In 1885, a 28-year-old German-Austrian physician named Theodor Escherich wanted to understand why infants and small children were prone to diarrhea. So he started studying his young patients’ stool specimens under a microscope.


Escherich found himself gazing through the lenses at countless millions of tiny, rod-shaped bacteria that zipped across his field of view, propelled by spinning, propeller-like flagella. He had discovered a new and important species of bacteria that lives in the lower intestines and colons of humans and other warm-blooded animals. That discovery proved to be an important advance in microbiology, and his bacteria eventually was named Escherichia coli….

Better known as E. coli.

Over the decades, E. coli became a focus for medical and scientific research.  Scientists learned that humans are home to countless millions of the bugs, which play crucial roles in digestion, the immune system and more.  In 1997, the E. coli genome became one of the first to be mapped.  And those amazing, spinning flagella became an issue in the debate over evolution theory.

But, as Escherich suspected, certain strains of pathogenic E. coli — shed in the feces of healthy ruminants — can contaminate food and make people very sick.

Now, 126 years after his original discovery, Escherich’s home country is caught up in an epidemic of enterohemorrhagic E. coli (EHEC) poisoning with more than 400 suspected cases and three or four fatalities. There are reports of 140 life-threatening cases of hemolytic-uremic syndrome (HUS), which can lead to kidney failure.  That puts the epidemic in the same frightening statistical league as the American Jack in the Box outbreak of 1993.

And Escherich’s scientific descendants, German health authorities and microbiologists, have been gazing through their own lenses, groping for clues to the source of the outbreak — one or more foods that might have been consumed by each of those victims.

Following another death on Wednesday, health authorities at the Robert Koch Institute (RKI), the German equivalent of the U.S. Centers for Disease Control and Prevention, advised against eating tomatoes, cucumbers or lettuce from the north part of the country. But on Thursday, the state health minister for Hamburg, Cornelia Pruefer-Storcks, said the Hamburg Institute for Hygiene and the Environment had identified contaminated cucumbers imported from Spain as a possible source of the outbreak. The suspect vegetables might have been contaminated by cow manure used as fertilizer.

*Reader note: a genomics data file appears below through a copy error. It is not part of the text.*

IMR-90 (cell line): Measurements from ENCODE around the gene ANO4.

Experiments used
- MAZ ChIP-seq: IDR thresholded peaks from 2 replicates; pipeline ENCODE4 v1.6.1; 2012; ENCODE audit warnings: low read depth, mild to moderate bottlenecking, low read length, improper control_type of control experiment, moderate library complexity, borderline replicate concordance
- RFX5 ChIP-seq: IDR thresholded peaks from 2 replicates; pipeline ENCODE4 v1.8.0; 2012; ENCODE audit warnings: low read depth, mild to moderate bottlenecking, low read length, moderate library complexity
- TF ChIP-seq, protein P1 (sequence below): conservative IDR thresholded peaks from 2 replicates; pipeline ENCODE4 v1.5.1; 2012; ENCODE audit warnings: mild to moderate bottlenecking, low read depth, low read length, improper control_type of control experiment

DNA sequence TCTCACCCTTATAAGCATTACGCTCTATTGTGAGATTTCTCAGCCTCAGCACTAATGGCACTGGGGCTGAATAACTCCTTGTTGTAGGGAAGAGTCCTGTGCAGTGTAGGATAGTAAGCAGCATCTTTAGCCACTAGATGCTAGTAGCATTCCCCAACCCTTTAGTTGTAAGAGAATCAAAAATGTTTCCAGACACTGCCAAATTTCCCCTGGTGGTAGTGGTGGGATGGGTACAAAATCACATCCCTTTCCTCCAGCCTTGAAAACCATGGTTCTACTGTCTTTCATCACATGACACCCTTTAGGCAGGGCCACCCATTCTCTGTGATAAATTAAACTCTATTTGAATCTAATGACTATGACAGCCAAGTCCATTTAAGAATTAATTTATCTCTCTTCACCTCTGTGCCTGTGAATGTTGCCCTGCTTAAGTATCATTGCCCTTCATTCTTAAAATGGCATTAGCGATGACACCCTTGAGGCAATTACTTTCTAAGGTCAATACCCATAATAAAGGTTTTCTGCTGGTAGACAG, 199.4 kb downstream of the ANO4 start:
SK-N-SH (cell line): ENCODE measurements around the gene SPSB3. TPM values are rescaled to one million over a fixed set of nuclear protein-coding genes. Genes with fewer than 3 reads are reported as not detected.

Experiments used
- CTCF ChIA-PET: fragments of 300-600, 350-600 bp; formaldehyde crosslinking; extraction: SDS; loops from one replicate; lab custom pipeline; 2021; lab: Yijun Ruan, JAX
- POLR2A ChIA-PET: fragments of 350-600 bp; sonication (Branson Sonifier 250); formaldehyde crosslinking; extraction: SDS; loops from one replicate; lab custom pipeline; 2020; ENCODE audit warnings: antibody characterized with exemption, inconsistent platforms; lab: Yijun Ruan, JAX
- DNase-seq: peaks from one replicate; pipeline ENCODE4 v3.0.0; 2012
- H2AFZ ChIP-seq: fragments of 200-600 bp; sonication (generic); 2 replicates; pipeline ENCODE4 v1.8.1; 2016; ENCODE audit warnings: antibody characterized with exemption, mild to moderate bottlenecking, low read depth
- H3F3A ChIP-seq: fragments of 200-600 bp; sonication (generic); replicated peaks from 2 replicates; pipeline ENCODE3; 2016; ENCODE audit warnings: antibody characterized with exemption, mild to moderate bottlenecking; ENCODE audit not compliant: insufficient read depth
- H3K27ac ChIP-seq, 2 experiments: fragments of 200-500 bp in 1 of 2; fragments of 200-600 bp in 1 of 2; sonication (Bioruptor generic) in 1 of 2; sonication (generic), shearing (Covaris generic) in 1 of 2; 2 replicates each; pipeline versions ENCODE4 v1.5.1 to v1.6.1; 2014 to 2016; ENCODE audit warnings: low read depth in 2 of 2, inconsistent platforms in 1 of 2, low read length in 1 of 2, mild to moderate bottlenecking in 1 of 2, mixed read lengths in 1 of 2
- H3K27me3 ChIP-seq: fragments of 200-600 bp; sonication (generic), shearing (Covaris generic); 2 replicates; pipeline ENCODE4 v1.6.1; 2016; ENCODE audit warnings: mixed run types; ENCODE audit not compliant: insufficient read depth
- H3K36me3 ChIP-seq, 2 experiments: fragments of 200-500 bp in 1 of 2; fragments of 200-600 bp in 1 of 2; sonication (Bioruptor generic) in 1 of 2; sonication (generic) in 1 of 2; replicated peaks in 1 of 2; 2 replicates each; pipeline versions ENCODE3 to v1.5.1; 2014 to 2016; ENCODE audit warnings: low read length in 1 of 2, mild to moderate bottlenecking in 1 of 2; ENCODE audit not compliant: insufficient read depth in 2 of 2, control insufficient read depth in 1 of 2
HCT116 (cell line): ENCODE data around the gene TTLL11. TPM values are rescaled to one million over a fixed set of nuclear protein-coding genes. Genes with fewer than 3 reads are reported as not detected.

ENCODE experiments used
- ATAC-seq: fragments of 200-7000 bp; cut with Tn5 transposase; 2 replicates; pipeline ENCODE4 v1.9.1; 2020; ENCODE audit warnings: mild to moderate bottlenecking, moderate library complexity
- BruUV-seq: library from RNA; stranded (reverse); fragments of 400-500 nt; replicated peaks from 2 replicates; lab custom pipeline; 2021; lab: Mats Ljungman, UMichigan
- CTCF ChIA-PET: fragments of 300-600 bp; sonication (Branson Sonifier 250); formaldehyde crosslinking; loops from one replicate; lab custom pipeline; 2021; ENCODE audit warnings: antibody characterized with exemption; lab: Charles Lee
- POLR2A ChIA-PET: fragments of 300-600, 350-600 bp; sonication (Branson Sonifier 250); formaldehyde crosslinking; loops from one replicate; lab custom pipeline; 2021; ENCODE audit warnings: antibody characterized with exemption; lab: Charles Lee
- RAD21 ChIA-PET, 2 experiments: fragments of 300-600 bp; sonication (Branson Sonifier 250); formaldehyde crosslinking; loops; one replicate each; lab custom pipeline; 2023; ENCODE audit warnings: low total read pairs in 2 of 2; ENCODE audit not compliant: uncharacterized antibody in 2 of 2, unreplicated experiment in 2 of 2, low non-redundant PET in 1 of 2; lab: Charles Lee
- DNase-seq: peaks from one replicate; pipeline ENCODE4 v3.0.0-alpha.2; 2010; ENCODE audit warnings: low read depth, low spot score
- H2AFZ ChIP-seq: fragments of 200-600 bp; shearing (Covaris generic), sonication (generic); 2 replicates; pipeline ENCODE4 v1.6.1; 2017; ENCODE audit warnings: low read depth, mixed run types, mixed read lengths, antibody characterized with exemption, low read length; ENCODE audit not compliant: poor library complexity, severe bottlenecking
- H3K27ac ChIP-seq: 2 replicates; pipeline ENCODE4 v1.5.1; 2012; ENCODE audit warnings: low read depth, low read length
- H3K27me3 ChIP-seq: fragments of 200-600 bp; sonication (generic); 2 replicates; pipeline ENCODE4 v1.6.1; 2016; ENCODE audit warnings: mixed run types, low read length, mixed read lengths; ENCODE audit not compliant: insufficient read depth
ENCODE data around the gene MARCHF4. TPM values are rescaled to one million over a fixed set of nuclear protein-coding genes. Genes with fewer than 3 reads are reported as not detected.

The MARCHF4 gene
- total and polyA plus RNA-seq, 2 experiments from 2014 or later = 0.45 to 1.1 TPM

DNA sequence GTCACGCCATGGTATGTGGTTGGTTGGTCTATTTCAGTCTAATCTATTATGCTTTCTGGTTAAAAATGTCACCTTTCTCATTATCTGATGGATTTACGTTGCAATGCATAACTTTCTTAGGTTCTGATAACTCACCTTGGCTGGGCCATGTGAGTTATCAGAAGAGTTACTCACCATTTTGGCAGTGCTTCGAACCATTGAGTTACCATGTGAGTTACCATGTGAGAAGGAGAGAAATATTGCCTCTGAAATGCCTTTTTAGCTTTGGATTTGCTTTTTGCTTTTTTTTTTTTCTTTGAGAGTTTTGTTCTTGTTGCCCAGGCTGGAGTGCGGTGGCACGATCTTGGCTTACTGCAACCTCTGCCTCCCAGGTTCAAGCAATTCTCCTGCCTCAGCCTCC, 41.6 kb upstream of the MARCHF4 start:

The outbreak began to get attention a week ago, May 19, when health authorities learned that several people in Hamburg were being treated for HUS, a potentially lethal syndrome frequently linked with E. coli poisoning.

HUS cases are relatively rare; only 65 cases were reported in Germany in all of 2010.

There are other alarming aspects to the German outbreak that have attracted the interest of public health officials around the world. In most E. coli outbreaks, the victims are mostly children, because their immune systems are unable to resist the toxins carried by certain E. coli strains.

This time, most of the German victims are adults, and most are women.

Also unusual is the specific strain of E. coli that has been detected as the cause of the outbreak. For the last 20 years, many but not all E. coli illnesses have been traced to E. coli O157:H7, which carries the potentially deadly toxins that cause internal bleeding and kidney damage.

The German outbreak has been preliminarily attributed to E. coli O104, which appears to be a rare EHEC serotype — or at least one identified only in recent years.


In the United States, an outbreak of E. coli O104:H21 in 1994 sickened 18 people in Helena, Montana.  A CDC investigation into that outbreak found the median age of the case patients was 36 years and, as in Germany, most were women.

Kai Kupferschmidt, reporting Wednesday in Science Insider, pointed out another notable aspect to the strain detected in Germany: it is eae-negative. “The gene eae codes for the protein intimin, which the bacteria uses to attach to the intestinal wall. Most pathogenic EHEC serogroups are eae-positive,” Kupferschmidt wrote, adding that it’s not clear whether the serotype may explain the strange patterns and rapid spread of infections.

Like other “non-0157” strains, these bacteria are not even officially listed as adulterants – food poisons.

The German outbreak may help change that.

But, for authorities at RKI and across Germany, the first priority is to trace the pathogen to its mysterious source, and that process is ongoing. The essence of fieldwork to trace epidemics is interviews with sick patients, with lengthy questionnaires designed to find common denominators.  What is the one food that all or most of the sick Germans have eaten in the last three weeks?

According to one German report, all of the victims in Frankfurt ate at the same cafeteria in that city. That information could lead investigators to the source — even if the contaminated food is long gone.